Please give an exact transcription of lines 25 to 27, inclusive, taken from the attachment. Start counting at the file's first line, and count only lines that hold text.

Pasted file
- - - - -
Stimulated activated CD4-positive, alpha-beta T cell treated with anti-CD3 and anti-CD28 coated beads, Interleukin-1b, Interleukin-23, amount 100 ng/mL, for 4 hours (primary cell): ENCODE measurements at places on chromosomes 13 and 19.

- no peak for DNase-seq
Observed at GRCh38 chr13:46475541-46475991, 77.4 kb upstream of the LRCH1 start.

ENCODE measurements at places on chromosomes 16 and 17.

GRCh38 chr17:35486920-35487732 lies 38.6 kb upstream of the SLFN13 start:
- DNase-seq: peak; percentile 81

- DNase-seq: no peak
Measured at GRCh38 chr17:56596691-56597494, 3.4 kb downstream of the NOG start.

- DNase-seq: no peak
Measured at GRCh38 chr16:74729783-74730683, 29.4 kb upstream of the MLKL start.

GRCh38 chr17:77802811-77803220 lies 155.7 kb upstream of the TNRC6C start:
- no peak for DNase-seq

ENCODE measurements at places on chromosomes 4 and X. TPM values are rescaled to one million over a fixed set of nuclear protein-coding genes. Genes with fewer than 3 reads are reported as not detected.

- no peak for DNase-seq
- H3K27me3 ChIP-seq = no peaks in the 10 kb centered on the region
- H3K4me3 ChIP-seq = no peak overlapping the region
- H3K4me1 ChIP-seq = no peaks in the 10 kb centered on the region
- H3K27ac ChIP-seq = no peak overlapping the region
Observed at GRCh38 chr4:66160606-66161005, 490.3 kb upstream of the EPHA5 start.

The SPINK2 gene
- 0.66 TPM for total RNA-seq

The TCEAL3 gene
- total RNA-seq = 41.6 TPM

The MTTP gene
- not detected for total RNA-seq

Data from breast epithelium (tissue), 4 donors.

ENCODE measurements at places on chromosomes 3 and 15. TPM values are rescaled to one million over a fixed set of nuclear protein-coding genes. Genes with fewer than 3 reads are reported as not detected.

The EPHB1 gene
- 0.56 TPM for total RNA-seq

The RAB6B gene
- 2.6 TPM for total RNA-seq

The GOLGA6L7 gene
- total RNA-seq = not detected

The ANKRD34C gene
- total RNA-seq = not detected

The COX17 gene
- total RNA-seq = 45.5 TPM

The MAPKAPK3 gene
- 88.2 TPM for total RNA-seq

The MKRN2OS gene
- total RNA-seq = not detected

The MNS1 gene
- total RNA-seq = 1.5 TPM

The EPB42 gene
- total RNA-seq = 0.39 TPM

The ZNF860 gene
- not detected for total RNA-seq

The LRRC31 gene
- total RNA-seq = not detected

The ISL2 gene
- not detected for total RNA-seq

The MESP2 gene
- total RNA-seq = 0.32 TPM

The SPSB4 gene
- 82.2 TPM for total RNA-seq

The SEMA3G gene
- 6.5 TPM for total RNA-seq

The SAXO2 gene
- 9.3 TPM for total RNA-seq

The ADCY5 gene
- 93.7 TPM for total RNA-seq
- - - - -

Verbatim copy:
- not detected for total RNA-seq

Data from breast epithelium (tissue), 4 donors.

ENCODE measurements at places on chromosomes 3 and 15. TPM values are rescaled to one million over a fixed set of nuclear protein-coding genes. Genes with fewer than 3 reads are reported as not detected.